In these lecture notes instructor Chris Peikert states the following lemma without a proof

Let $f$ be a (randomized) function on the domain of $X$, $Y$. We have

$\triangle (f(X), f(Y)) \leq \triangle(X, Y )$

where triangle denotes statistical distance between two random variables.

First question: How can I prove this?

Second question:

Assume $X$ and $Y$ are independent uniformly distributed random variables. Define randomized algorithm $f$ like this:

$f(x) := \text{return 1 if $X = x$ and 0 otherwise}$

However, $\triangle (X, Y)=0$, but $\triangle (f(X), f(Y))$ is not zero? What I am missing here?

  • $\begingroup$ Definition of statistical distance that I am familiar is: $X$, $Y$ are random variables, $\triangle (X, Y) = \frac{1}{2} \sum_a |P(X = a) - P(Y = a)|$. If both $X$ and $Y$ are uniformly distributed (on the same set) then $P(X = a) = P(Y = a)$ $\endgroup$
    – Student20
    Commented Jul 20, 2016 at 23:39
  • $\begingroup$ It looks like I misunderstood the definitions: $X$ and $Y$ which Peikert uses are distributions and not random variables. $\endgroup$
    – Student20
    Commented Jul 20, 2016 at 23:54
  • $\begingroup$ Similar question/answers here $\endgroup$
    – Mikero
    Commented Dec 27, 2023 at 20:53

2 Answers 2


Second question:

$\Delta$ is defined on distributions so the distributions of $f(X)$ and $f(Y)$ are the same, since $X,Y$ are both uniform. The supremum definition makes this clearer.

First question:

Unless the map is one to one, hence a bijective, when equality holds, the probability that $f(X)=f(Y)$ can only increase compared to the probability that $X=Y$. Prove this for binary distributions and then subpartition and use induction to conclude the general case by using conditional probabilities.

  • $\begingroup$ Regarding second question: $f(X)$ always returns 1 (because we defined it that way), but $f(Y)$ can return 0 sometimes. Why are the distributions of $f(X)$ and $f(Y)$ the same? Thanks. EDIT: maybe distributions are not random variables and my understanding is completely wrong? $\endgroup$
    – Student20
    Commented Jul 20, 2016 at 23:16

I think the problem is due to that, the randomized process you define is dependent of $X$. I think the following slightly modified version of your statement is correct:

Consider any two random variables $X$ and $Y$ distributed over some finite universal set $U$. Consider a randomized process $f(t, z)$, which is a (deterministic) function $$ f: U\times R\to U, $$ where $R$ is the set of all random seeds.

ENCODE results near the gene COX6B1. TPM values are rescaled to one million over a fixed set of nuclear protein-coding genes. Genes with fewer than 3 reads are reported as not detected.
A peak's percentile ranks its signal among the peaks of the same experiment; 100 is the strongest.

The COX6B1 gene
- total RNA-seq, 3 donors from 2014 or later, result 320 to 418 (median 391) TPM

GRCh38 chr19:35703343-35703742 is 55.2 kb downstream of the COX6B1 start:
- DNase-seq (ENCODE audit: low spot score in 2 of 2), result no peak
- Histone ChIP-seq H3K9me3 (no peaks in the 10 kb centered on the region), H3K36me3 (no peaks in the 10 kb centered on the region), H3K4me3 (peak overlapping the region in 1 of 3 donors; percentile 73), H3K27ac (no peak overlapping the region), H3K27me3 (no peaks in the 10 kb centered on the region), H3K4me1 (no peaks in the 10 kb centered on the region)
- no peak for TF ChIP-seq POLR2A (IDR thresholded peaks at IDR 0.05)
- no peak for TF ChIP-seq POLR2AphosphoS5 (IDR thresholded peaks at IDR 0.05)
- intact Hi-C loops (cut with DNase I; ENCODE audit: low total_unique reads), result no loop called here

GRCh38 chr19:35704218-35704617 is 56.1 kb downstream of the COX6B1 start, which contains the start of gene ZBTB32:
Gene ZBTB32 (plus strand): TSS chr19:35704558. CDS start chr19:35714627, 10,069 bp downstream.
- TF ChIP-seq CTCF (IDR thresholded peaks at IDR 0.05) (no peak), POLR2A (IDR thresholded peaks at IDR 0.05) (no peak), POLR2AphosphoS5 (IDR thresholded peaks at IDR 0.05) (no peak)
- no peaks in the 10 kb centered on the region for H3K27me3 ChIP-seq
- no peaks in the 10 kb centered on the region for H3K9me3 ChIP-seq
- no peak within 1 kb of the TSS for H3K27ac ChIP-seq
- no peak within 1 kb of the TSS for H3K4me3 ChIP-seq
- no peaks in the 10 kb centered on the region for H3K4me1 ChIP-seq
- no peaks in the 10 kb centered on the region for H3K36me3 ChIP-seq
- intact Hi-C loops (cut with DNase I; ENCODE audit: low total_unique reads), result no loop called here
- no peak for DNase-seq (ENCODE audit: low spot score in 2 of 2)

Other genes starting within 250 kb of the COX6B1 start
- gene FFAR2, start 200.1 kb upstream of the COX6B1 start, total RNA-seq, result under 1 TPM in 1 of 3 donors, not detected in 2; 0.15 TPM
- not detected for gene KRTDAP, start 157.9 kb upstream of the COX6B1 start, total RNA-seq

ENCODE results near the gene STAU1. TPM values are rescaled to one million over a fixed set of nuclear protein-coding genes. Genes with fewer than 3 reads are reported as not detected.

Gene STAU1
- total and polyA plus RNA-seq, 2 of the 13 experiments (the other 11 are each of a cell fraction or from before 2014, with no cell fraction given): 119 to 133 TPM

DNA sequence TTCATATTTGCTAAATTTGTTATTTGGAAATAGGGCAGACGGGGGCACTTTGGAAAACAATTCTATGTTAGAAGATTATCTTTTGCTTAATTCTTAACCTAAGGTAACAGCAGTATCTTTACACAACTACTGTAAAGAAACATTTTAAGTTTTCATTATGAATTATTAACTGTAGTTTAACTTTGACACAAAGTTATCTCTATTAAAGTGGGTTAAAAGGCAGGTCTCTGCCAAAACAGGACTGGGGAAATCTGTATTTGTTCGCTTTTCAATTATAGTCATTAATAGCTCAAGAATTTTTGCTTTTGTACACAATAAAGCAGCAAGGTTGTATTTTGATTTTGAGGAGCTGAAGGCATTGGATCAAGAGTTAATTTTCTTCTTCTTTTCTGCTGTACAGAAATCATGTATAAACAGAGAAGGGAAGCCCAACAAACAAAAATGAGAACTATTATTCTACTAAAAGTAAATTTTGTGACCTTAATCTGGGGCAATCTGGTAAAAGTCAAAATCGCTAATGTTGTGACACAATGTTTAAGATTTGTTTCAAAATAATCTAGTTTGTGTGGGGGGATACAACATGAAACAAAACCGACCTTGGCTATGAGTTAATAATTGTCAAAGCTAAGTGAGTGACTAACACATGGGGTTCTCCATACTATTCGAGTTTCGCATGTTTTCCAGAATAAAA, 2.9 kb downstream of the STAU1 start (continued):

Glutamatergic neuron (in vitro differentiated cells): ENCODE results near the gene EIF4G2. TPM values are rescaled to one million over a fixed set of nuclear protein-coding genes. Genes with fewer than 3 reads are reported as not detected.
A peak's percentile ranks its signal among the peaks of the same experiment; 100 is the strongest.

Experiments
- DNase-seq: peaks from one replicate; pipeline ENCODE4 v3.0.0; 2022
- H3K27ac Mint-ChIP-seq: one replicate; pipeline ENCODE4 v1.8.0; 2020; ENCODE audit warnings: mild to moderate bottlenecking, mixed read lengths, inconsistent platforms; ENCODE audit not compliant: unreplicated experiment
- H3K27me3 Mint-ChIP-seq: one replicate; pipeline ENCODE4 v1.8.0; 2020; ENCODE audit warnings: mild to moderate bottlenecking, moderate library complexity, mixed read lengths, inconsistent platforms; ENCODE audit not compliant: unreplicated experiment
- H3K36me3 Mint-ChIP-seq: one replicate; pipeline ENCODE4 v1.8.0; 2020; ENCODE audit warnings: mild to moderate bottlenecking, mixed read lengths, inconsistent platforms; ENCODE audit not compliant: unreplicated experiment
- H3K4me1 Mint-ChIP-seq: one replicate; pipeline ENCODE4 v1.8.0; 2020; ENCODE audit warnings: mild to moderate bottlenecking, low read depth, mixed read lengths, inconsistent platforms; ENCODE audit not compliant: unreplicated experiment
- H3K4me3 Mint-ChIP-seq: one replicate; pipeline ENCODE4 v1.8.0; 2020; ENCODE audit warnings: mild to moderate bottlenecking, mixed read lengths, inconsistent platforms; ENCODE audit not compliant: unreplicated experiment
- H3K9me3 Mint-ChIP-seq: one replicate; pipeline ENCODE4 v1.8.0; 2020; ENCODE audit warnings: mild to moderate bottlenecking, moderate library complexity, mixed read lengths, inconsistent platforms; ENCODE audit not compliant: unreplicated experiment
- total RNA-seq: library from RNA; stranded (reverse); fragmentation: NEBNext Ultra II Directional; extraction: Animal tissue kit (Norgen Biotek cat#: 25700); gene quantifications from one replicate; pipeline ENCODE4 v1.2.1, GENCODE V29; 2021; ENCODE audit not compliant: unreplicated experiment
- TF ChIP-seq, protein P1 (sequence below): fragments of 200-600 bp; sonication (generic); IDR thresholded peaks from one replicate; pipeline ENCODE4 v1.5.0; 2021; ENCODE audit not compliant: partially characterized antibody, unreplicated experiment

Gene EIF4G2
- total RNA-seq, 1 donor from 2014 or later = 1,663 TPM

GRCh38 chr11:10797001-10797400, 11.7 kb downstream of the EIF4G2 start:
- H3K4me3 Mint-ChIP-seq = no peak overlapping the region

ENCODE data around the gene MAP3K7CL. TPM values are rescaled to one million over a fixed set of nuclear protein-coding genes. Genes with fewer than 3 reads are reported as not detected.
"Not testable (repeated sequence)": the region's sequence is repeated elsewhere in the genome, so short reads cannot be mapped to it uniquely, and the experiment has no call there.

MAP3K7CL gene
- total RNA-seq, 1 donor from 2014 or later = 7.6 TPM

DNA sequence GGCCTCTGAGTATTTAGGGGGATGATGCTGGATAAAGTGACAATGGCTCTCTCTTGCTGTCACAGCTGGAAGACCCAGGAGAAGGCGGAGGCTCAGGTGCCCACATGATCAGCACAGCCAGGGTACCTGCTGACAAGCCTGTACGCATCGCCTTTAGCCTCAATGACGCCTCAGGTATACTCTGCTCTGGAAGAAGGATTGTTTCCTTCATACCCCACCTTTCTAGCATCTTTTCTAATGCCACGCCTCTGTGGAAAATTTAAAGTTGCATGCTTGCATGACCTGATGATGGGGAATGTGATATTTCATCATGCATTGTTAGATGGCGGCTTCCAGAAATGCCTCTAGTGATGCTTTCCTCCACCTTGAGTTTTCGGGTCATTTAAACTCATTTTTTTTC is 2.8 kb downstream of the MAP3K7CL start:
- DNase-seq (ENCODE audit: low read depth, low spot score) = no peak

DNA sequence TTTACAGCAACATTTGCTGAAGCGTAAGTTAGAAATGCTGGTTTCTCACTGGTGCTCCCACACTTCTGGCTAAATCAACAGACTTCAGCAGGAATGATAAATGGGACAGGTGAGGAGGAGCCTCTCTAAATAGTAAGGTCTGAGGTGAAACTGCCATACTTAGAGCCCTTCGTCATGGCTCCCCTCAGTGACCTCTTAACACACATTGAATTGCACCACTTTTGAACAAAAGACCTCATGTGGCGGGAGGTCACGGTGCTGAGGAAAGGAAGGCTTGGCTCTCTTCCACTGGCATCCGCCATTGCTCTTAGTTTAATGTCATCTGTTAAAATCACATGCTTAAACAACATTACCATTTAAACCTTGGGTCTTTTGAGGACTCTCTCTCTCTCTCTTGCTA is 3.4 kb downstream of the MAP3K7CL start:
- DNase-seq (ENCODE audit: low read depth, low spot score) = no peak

Let $Z$ be a random variable distributed over $R$ that is independent of $X$ and $Y$.

Then $$\Delta(f(X, Z); f(Y, Z))\leq \Delta(X; Y).$$

Note that letting the range of $f$ to be $U$ is without loss of generality. In fact, we can also let $R=U$ w.l.o.g..

Here is my proof:

For all $u\in U$ , let set $S_u\subseteq U\times R$ be $$ S_u\overset{\text{def}}{=}\{(t, z)\in U\times R: f(t, z) = u\}. $$ Let set $S_{u|z}$ be $$ S_{u|z} \overset{\text{def}}{=}\{t\in U:f(t, z)=u\}. $$ Note that for different $u_1\neq u_2$ , $S_{u_1|z}$ and $S_{u_2|z}$ are disjoint. Hence the disjoint union of all $S_{u|z}$ is a subset of $U$ , i.e. $$ \bigcup_{u\in U} S_{u|z}\subseteq U. $$ What we want to prove is $$ \begin{align}2\Delta(f(X, Z); f(Y, Z))&=\sum_{u\in U}\left|\Pr[f(X, Z)=u]-\Pr[f(Y, Z)=u]\right|\\ &=\sum_{u\in U} \left|\Pr[(X, Z)\in S_u]-\Pr[(Y, Z)\in S_u]\right|\\ &=\sum_{u\in U}\left|\sum_{z\in R}\Pr[Z=z]\cdot \left(\Pr[X\in S_{u|z}]-\Pr[Y\in S_{u|z}]\right)\right|\\ &\leq\sum_{u\in U}\sum_{z\in R}\Pr[Z=z]\cdot \left|\Pr[X\in S_{u|z}]-\Pr[Y\in S_{u|z}]\right|\\ &=\sum_{z\in R}\Pr[Z=z]\cdot\left(\sum_{u\in U} \left|\Pr[X\in S_{u|z}]-\Pr[Y\in S_{u|z}]\right|\right)\\ &\leq\sum_{z\in R}\Pr[Z=z]\cdot\left(\sum_{t\in U} \left|\Pr[X=t]-\Pr[Y=t]\right| \right)&(*)\\ &=2\Delta(X; Y). \end{align} $$

In step $(*)$, we take the union of all (disjoint) $S_{u|z}$, which is contained in $U$.

This finishes our proof.

Hope this helps!


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